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Fluoroscopy is often described as an "x-ray movie." It's a continuous image that shows movement of a body part or motion of materials through the body. Uses of fluoroscopy include diagnosis of conditions of the gastrointestinal tract, uterus and fallopian tubes, blood flow studies, direction of catheter placement during angioplasty or angiography, and viewing of joints.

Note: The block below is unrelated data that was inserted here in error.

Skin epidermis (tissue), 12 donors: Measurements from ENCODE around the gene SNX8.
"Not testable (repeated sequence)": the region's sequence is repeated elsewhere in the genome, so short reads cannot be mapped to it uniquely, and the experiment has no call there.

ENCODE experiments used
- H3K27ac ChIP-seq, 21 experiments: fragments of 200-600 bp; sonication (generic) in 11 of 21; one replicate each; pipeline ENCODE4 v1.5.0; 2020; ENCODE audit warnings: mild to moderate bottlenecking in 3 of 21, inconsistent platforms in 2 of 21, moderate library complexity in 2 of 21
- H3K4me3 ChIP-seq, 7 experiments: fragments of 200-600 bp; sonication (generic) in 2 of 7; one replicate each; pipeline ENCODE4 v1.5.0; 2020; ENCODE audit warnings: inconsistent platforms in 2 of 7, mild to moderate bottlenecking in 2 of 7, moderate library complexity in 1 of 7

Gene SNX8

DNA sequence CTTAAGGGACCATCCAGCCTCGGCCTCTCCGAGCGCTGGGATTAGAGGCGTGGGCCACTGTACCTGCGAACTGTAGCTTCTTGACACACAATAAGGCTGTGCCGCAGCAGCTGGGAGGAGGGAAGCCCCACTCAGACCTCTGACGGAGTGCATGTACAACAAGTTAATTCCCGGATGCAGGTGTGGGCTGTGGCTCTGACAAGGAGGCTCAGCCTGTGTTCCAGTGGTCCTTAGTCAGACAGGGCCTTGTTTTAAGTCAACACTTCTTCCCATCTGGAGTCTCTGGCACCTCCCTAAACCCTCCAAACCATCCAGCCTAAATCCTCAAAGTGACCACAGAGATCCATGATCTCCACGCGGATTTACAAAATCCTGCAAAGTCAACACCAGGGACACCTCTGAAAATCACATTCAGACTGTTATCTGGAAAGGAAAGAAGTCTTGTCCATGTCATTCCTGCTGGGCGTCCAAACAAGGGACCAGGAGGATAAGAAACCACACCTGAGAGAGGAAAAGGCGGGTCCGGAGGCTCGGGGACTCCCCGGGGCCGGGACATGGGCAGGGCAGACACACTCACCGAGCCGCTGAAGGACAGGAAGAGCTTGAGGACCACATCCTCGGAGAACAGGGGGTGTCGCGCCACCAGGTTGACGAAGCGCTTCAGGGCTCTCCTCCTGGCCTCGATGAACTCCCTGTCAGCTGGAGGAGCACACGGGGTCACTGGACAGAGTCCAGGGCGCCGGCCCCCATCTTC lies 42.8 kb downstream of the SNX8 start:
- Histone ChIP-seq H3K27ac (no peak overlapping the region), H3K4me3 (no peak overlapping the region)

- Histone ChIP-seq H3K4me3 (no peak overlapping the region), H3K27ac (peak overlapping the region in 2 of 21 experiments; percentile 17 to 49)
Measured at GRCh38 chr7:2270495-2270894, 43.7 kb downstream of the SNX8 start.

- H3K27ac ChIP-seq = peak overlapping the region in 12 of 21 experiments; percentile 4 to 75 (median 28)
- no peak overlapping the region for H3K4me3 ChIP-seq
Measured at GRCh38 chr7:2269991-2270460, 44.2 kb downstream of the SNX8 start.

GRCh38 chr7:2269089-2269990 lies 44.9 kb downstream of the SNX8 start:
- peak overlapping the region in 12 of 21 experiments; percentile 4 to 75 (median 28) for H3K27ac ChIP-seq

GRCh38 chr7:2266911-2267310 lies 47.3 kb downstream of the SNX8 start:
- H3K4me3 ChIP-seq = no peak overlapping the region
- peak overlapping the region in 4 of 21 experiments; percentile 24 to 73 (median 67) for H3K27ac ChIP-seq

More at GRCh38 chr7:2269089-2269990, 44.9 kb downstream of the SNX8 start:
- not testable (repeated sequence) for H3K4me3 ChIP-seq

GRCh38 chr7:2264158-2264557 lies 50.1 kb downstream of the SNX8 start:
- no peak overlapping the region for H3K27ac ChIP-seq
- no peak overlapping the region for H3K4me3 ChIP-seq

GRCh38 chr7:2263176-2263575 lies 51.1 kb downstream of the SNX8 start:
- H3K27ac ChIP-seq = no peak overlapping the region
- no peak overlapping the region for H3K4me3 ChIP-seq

Depending on the reason for the test, you may be injected with a contrast material, given a barium enema, or asked to swallow a liquid containing barium. If the fluoroscopy involves your gastrointestinal tract, you may also be asked to eat foods or drink liquids that have been mixed with barium. The technologist will position you as needed to obtain the proper images. Most fluoroscopies take about 20 to 30 minutes. Following this procedure, your bowel movements may be white and you may experience constipation caused by the barium. Your bowel movements will return to their normal color within a few days, and the constipation can be treated with over-the-counter medications.

 

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